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ERIC Number: ED520759
Record Type: Non-Journal
Publication Date: 2010
Pages: 207
Abstractor: As Provided
Reference Count: N/A
ISBN: ISBN-978-1-1241-4430-6
School Leadership that Develops Teachers' Instructional Capacity
Jackson, Janice K.
ProQuest LLC, Ed.D. Dissertation, University of Illinois at Chicago
This study focus on the question: "How do high school principals, regarded as having skills in developing the instructional capacity of teachers, exercise their leadership to promote the development of teacher's instructional capacity in three primary contexts; whole school, content department or grade level teams and individually?" Essentially how do principals make teachers better? I focused on three primary domains where principals can impact teacher practice; whole school professional development, through the development of high performing teams and through individual work with teachers on their instruction practice (i.e. observation, evaluation, coaching, etc). I used a multi-case study approach where the principal was the case. Data was gathered by face-to-face principal interviews, department chair or teacher leader interviews, classroom teacher interviews, observation of department meetings, whole school meetings and document review of school meeting and department agendas, minutes from those meeting, plans, teacher evaluation documents, handbooks, school newspapers, etc. The principals in this study represent the case. I had to identify principals who have demonstrated their ability to build the instructional capacity of their staff. To do so, I used the criterion sampling method. The principals were recruited based on recommendations from Area Instruction Officers within Chicago Public Schools. I used a tight structure for the interviews that kept the interviewee focused on the open-ended questions being posed. The interview instrument is comprised of a series of open- ended questions grouped by domain that ascertains information about the principals' practice and impact in each domain. What I found is that directly increasing teacher capacity in each domain at the same level is difficult because of the competing demands of the job, as well as the principal's own skill set. Each principal has their own approach to developing staff, which varied from that of a full interventionist to more traditional hierarchical layering of intervention. I also found that principals must foster an environment of teacher empowerment by offering several opportunities for teacher leadership to support this work. The principal must relentlessly monitor whole school initiatives. Finally they both created a culture of adult learning in the school. [The dissertation citations contained here are published with the permission of ProQuest LLC. Further reproduction is prohibited without permission. Copies of dissertations may be obtained by Telephone (800) 1-800-521-0600. Web page:]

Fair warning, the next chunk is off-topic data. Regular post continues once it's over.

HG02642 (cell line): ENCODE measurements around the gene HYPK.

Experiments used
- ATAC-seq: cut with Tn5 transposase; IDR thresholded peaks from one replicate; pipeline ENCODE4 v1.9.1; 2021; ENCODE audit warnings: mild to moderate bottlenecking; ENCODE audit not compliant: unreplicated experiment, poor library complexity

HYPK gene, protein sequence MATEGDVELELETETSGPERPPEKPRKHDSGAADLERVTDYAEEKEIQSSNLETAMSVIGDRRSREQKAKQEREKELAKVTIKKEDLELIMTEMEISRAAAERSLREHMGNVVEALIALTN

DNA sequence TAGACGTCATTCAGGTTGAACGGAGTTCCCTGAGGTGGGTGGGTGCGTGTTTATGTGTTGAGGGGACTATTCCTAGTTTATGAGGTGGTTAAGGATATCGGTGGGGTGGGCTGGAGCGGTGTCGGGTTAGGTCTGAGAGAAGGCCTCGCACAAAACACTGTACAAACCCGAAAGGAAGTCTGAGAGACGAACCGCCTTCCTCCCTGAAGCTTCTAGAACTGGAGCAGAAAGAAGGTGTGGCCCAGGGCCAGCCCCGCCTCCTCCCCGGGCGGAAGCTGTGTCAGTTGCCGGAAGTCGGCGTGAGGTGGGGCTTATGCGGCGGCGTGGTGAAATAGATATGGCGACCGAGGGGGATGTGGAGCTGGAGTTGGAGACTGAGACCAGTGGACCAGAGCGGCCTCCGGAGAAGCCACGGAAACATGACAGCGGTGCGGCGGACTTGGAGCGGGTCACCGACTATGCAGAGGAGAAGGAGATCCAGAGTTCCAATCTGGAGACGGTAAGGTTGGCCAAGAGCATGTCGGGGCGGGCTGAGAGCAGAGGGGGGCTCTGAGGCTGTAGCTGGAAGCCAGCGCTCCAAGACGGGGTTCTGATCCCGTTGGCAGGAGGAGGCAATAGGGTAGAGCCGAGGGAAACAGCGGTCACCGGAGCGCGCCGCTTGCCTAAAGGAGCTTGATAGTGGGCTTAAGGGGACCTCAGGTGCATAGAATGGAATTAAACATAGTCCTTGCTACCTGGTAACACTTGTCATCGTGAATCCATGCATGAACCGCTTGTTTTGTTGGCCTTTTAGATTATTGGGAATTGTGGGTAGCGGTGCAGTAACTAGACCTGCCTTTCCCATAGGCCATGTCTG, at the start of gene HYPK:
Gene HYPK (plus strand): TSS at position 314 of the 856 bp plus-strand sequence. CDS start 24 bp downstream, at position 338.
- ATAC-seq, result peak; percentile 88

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Publication Type: Dissertations/Theses - Doctoral Dissertations
Education Level: High Schools
Audience: N/A
Language: English
Sponsor: N/A
Authoring Institution: N/A
Identifiers - Location: Illinois